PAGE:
A Message for Motorists
Traffic enforcement is a key component of our law enforcement efforts. It is the principal tool used by our law enforcement officers to increase the safe operation of motor vehicles. This is done through driver education, the issuance of motor vehicle citations or warnings, and the assignment of police officers to locations where violators and road conditions have contributed to accidents.
Unfortunately traffic enforcement sometimes generates hostility towards the officer. It is our goal to make these stops as non-confrontational as possible.
The Falmouth Police Department is committed to the safe and orderly movement of vehicular and pedestrian traffic on the streets of our community. Remember, “obedience to traffic laws saves lives.”
Did You Know?
When driving a motor vehicle you must have a valid driver’s license, current insurance and registration in possession. Without these you could be issued a citation.
- It is the driver’s responsibility to make sure all the lights and safety equipment are working.
- The use of seatbelts for all people in the vehicle is mandatory. Failure to “Buckle Up” contributes to more fatalities than any other traffic related behavior
- Following too closely to a vehicle in front of you is a violation. You should be at least three cars lengths away.
- Every 30 minutes someone in this country dies in an alcohol related crash.
- A yellow light means slow down and prepare to stop, not speed up!
Why Police Stop Motor Vehicles
Moving violations are the most common reasons a vehicle is stopped. Some examples include; excessive speed or failure to stop at a stop sign or light.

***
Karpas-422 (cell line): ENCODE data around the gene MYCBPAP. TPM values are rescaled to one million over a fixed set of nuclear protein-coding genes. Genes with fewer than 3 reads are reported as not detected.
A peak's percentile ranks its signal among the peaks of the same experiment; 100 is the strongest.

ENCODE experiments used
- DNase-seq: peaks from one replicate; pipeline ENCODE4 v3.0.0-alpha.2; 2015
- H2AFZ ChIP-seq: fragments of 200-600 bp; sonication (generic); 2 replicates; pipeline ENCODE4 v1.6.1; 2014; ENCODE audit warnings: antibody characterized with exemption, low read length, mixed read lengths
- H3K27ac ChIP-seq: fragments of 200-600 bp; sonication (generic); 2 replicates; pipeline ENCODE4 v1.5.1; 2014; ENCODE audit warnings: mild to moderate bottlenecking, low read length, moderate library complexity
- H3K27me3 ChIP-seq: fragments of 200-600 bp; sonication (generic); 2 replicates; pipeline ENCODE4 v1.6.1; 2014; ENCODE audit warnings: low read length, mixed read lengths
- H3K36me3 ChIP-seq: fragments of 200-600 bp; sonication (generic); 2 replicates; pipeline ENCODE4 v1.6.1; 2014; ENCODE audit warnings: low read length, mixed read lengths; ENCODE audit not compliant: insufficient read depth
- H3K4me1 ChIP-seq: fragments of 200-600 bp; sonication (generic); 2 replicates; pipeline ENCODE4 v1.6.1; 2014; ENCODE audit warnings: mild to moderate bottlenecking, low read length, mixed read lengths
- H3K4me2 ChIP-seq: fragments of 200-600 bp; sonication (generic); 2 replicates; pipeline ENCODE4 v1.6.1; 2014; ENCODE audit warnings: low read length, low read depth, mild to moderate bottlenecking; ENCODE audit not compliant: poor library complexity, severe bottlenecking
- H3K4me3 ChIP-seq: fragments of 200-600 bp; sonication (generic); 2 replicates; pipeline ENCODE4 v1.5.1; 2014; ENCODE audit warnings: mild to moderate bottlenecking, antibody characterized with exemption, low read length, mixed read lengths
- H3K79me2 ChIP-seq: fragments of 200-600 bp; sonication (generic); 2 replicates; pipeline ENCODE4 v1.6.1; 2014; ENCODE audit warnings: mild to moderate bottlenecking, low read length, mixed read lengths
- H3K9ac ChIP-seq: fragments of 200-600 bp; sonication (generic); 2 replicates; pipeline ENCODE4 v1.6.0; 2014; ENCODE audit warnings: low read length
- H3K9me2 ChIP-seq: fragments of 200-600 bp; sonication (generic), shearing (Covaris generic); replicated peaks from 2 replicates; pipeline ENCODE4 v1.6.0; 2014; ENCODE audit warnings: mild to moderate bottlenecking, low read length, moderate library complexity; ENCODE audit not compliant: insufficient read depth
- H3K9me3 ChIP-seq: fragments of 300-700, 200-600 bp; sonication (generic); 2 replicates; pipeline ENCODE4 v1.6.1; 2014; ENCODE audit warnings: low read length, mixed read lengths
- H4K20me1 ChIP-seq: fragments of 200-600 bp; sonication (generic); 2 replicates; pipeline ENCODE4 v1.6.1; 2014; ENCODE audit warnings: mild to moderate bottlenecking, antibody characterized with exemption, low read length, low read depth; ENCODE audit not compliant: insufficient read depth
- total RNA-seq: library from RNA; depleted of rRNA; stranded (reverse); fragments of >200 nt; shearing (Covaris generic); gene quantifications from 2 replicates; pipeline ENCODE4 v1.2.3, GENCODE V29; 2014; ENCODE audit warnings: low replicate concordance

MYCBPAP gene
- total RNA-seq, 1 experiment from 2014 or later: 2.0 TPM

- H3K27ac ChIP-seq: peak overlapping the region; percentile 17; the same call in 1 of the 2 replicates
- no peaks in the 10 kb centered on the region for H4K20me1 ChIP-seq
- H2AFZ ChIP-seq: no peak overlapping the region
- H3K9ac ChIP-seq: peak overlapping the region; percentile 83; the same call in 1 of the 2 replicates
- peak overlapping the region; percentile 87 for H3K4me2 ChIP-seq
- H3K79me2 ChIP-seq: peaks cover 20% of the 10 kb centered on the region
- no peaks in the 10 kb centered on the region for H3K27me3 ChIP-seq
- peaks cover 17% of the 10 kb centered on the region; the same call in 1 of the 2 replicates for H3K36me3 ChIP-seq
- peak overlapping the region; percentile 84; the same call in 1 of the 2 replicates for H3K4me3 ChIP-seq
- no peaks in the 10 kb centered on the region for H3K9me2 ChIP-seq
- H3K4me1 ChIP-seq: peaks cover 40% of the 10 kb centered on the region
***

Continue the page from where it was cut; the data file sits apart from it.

Registration, inspection stickers or equipment violations are other reasons a vehicle may be stopped. It is not uncommon for an operator to be in violation of the law and not be aware of it. Depending on the circumstances the officer may issue a citation or a warning for the violation.
Criminal investigations often involve searching a motor vehicle in association with a crime. In today’s mobile society, criminals use motor vehicles to facilitate crimes. Your vehicle may match the description of a suspect’s vehicle.
What to do if Stopped
Stop your vehicle as far out of the lane of traffic as possible. Stay in your vehicle for your safety. If you leave your vehicle you subject yourself and the officer to the dangers of traffic.
Turn on the interior light. Keep your hands in view, preferably on the steering wheel. Wait for the officer to request your license, registration and insurance card.
Police officers are trained to ask for identification first, and provide an explanation second. First, provide the paperwork requested. Then, give the officer a chance to explain why you were stopped. Providing your documentation will speed the process. Remember, in most cases, the officer is in uniform, displaying a badge and a name tag. You have the advantage of knowing with whom you are dealing.
You have the right to ask the officer’s name and the reason for the stop.
During the Stop
Why did the officer approach my motor vehicle from the side?
Police officers are trained to minimize their exposure to traffic and, therefore, reduce the likelihood that they will be injured. The second reason is that they are trained to protect themselves tactically. Many police officers have been killed or assaulted by motorists who are wanted for various crimes.
Why did two or three officers show up if it’s only a minor offense?
Officers in the vicinity often back each other up with being requested. This is protocol that maximizes safety for the officers.
Why do officers stay back at their car so long?
The officer is verifying that your driver’s license and registration status is valid. The officer may also be filling out a citation or a warning. This process could take several minutes.
After the Stop
What if I don’t agree with the ticket?
All citizens have the right to appeal a citation before a judge in a courtroom. Follow the directions on the rear of the citation.
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